In Focus

Ceremonial banner cloth (palepai)

The use of long horizontal cloths (palepai) was the prerogative of the eldest rep­resentatives of the aristocratic penyimbang rank, the head of a marga, and leaders of a patrilineal clan (suku ). Among the people of southeastern Lampung, the ship is the primary symbol of ritual conveyance that connotes a participant’s passage from one state to another. To affirm and witness an important event, palepai were hung in the inner central portion of a house along its right side wall as the backdrop for an honoree during ceremonies. They were displayed at weddings and other life-cycle ceremonies, at formal meetings, and during the establishment of a new suku, or at feasts of merit, when titles and privileges were bestowed and dispensed.

Palepai containing a single blue ship have been described as an older conceptual form whose context is earthbound, whereas red ships, which are depicted singly or mirrored in pairs, are said to be more associated with the sacred realm. In the final phases of a marriage ceremony in Kalianda, a single-ship palepai is also said to replace a double-ship cloth “to signify the merger of family clans or the joining of male and female.”[1] Generally, palepai with lone blue ships are not as elaborate or as aesthetically complex as those with single or double red ships. However, a few very rare excep­tions to this broad model of classification are found that utilize elements occurring in both red-ship and blue-ship iconographies. Mattiebelle Gittinger writes that “these might be dismissed as aberrations, but their consistently superb craftsmanship suggests that they were important textiles.”[2] This cloth is one of those elite blue-ship palepai.

Between two converging flocks of birds and two schools of stylized sea creatures is a primeval ship with great oars and prows or wings that rise up as immense tendrils. Under its central pavil­ion, woven of continuous supplementary weft and gold-wrapped thread, are two creatures that resemble buffalo, each supporting a couple atop its back and haunches. To the right and left are addi­tional structures, woven in the same manner, containing a tiered audience of participatory figures.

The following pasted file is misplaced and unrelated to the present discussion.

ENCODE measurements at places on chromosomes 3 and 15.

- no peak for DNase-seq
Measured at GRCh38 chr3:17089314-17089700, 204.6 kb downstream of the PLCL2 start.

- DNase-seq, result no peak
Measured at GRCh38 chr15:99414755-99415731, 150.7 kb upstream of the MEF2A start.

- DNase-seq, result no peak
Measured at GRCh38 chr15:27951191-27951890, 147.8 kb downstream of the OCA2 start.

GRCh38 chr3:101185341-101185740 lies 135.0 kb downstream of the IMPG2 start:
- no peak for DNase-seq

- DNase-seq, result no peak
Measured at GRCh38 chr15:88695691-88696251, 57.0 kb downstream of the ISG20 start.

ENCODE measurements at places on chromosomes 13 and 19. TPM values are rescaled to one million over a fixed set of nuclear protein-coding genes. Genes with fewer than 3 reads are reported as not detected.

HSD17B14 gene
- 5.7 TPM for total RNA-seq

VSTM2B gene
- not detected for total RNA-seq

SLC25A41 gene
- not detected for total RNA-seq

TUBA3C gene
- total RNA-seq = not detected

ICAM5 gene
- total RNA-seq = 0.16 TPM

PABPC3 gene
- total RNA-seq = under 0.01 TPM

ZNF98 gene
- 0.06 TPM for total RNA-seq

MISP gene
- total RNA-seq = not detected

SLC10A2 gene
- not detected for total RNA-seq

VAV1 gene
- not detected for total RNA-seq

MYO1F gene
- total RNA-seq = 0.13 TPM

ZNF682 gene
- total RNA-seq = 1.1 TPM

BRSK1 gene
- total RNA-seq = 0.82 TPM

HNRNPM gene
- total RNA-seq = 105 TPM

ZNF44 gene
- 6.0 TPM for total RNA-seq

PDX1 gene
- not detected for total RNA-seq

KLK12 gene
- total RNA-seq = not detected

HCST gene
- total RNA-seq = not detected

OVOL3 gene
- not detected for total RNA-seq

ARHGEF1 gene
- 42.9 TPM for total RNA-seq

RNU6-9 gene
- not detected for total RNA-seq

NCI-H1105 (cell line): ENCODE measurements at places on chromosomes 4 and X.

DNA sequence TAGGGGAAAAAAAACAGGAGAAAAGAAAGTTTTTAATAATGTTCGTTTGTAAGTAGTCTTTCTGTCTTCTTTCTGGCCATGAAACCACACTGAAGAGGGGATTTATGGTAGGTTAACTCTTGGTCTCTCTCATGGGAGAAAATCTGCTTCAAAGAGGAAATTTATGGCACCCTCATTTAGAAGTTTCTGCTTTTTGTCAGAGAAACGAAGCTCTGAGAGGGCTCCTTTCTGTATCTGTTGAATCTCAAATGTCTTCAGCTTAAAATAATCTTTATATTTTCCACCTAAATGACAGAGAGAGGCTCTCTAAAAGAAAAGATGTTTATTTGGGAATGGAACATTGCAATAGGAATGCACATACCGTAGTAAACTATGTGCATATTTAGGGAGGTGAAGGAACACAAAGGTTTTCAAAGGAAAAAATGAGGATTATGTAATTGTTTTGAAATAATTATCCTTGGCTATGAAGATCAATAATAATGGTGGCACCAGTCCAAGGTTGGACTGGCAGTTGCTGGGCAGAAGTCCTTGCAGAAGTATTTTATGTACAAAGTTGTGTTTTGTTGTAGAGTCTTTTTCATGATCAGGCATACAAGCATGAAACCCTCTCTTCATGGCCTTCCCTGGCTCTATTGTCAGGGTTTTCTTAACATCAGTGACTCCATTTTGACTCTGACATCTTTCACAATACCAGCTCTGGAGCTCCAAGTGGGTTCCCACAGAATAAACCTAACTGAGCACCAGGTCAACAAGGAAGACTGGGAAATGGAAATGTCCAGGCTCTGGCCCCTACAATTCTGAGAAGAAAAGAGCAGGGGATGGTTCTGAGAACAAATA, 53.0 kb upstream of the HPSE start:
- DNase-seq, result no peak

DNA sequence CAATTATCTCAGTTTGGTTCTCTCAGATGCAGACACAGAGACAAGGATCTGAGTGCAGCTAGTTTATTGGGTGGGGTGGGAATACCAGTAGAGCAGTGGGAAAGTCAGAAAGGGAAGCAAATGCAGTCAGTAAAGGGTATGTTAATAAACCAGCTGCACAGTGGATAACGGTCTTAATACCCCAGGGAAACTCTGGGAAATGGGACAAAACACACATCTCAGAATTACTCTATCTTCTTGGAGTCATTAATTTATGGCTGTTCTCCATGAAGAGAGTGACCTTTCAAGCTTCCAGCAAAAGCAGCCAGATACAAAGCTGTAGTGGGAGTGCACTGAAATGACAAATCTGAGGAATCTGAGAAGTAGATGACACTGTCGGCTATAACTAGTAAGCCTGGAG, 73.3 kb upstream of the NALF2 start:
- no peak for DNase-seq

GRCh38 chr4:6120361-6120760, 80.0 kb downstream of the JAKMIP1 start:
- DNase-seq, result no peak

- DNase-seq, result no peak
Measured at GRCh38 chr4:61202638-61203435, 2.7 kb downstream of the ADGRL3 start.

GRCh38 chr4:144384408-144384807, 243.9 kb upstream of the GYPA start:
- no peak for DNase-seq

Of particular note are the masterfully conceived trees that add a sense of symmetry and balance to the entire composition. Each is floating on a platform that may represent a boat, along with pairs of passengers standing underneath their boughs. The forms of these symbolic trees could possibly hark back to the sacred Hindu kalpataru , or wish-fulfilling tree, or the moun­tainlike tree of life (kayon) that is always placed at the center of an array of Javanese puppets before a performance. Their extended branches, the lowest supporting two childlike human figures, also recall another construction resembling a tree (kayu ara) that was festooned with gifts for the young attendees at major life-cycle ceremonies.

The trunk of the tree is anthropomorphically rendered; the lowest branches extend like arms supporting both a child and another more miniaturized tree. The upper branches also support diminu­tive trees. What appear to be curling legs and a rib cage are possibly stacked buffalo horns that are repeated again at the top of the tree. As prestige animals, buffalo play an important part in ritual sacrifice and the subsequent distribution of food parts. Together, these motifs, along with hovering upper-world birds and the pres­ence of the great ship, perpetuated notions of rank, continuity, and the consolidation through marriage of lineages among nobles and their descendants.

[1] Holmgren and Spertus 1989: 86.

[2] Gittinger 1979: 90.

Adapted from

Steven G. Alpert, "Ceremonial banner cloth (palepai)," in Eyes of the Ancestors: The Arts of Island Southeast Asia at the Dallas Museum of Art, ed. Reimar Schefold in collaboration with Steven Alpert (Dallas: Dallas Museum of Art; New Haven and London: Yale University Press, 2013), 104-105.

Web Resources

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